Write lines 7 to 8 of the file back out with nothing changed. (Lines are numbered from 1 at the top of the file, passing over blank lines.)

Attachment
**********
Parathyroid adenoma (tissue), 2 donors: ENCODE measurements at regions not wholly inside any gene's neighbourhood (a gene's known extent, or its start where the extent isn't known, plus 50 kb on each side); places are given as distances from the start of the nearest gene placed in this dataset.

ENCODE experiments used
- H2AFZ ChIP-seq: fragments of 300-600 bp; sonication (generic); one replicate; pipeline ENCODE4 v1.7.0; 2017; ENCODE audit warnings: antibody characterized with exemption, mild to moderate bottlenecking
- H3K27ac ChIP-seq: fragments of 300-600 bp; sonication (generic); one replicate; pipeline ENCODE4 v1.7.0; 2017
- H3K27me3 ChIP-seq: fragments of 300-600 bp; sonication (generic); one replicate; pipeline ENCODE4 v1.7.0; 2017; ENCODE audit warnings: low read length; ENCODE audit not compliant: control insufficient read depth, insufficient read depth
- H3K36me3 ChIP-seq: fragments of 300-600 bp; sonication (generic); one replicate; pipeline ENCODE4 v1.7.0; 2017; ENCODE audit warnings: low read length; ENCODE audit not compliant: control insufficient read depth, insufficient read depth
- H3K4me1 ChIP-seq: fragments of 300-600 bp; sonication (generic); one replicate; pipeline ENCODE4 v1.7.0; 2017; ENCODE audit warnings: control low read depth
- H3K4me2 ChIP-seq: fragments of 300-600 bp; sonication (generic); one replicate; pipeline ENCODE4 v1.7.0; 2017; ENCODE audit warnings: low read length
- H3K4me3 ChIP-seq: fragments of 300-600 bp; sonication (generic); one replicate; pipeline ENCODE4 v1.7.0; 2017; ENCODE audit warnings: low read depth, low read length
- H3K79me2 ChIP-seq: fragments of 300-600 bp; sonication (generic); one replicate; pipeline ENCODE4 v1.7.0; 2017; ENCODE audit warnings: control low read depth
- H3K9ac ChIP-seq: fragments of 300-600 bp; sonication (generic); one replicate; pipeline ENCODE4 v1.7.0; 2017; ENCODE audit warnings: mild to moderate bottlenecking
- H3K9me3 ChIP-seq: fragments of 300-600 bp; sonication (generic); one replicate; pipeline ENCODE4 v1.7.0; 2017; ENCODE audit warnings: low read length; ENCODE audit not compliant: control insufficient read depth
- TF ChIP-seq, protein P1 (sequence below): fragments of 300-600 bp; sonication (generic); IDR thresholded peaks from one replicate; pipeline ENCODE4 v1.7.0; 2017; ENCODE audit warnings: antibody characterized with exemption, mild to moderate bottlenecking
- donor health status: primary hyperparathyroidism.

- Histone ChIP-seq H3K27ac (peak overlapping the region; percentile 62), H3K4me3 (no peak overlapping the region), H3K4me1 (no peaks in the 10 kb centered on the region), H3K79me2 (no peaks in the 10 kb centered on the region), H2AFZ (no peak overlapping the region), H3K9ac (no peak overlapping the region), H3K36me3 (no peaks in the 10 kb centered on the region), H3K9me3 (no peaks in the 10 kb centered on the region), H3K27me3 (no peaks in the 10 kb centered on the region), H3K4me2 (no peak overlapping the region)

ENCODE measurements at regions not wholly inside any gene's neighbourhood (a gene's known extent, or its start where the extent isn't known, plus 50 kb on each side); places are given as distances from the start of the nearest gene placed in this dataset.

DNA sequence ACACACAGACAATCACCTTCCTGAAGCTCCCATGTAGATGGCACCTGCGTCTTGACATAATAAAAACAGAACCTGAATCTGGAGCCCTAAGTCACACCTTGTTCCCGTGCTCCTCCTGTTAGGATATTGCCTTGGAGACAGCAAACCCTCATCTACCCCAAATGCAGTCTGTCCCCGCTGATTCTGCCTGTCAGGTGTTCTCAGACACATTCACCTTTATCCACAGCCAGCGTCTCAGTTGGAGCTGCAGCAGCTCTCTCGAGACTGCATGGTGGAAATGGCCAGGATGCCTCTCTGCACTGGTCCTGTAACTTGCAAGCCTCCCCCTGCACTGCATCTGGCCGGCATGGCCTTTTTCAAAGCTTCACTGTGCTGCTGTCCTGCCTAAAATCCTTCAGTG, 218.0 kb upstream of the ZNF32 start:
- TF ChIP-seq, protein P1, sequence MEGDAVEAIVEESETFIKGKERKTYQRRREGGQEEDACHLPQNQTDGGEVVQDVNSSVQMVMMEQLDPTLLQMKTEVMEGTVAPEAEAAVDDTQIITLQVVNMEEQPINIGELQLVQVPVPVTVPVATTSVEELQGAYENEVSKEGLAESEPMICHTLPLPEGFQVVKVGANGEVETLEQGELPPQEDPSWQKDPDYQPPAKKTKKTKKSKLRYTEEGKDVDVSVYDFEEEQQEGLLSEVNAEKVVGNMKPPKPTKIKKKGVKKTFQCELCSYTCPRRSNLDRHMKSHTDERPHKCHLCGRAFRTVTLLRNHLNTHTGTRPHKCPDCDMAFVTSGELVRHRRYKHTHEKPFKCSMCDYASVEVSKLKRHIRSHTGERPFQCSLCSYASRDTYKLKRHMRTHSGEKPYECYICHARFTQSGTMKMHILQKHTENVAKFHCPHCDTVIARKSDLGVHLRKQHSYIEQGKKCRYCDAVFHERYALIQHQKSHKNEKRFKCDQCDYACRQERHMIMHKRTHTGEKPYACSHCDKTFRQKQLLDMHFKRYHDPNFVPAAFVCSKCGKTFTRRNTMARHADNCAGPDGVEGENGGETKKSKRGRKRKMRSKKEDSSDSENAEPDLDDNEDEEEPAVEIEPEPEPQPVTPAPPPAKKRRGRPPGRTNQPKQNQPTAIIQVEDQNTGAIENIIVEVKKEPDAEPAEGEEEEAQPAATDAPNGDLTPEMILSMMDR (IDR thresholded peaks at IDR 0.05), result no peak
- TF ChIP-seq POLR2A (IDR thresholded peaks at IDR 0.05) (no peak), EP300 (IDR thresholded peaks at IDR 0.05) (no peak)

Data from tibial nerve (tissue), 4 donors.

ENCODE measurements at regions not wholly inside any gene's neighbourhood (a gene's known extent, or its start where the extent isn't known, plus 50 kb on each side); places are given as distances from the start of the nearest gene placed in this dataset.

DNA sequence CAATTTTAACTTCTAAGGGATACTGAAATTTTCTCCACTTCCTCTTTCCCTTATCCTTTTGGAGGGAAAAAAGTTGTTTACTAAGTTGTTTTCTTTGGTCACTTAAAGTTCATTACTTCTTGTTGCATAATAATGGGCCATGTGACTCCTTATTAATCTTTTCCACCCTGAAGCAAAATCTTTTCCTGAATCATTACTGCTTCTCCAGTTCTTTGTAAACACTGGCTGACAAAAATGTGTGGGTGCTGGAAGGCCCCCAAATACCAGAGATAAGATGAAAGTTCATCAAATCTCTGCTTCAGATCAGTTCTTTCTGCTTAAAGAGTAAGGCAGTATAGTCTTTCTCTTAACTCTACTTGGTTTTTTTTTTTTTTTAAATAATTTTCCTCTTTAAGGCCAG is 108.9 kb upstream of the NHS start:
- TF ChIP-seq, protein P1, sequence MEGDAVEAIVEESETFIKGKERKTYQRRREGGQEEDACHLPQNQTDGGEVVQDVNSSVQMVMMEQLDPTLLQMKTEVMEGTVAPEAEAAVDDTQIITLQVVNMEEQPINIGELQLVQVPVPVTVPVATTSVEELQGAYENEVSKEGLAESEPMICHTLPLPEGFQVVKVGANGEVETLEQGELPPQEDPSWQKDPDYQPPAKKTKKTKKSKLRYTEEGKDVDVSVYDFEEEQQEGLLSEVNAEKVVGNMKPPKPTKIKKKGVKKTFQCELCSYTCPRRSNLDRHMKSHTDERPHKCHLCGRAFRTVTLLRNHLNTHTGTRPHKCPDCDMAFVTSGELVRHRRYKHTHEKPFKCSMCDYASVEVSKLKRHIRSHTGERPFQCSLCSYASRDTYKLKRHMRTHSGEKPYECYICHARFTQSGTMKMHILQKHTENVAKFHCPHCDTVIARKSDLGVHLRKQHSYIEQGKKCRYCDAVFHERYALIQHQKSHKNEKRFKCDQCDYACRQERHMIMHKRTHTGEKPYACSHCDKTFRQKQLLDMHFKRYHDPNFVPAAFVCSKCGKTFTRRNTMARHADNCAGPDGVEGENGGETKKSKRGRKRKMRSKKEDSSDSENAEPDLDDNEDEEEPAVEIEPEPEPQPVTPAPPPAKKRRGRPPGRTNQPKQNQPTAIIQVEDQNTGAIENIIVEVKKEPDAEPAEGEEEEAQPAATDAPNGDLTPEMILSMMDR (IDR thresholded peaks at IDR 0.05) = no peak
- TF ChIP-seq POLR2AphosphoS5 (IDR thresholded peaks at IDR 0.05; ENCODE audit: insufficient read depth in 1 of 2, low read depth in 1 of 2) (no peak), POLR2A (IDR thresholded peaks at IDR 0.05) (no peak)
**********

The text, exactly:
- H3K4me1 ChIP-seq: fragments of 300-600 bp; sonication (generic); one replicate; pipeline ENCODE4 v1.7.0; 2017; ENCODE audit warnings: control low read depth
- H3K4me2 ChIP-seq: fragments of 300-600 bp; sonication (generic); one replicate; pipeline ENCODE4 v1.7.0; 2017; ENCODE audit warnings: low read length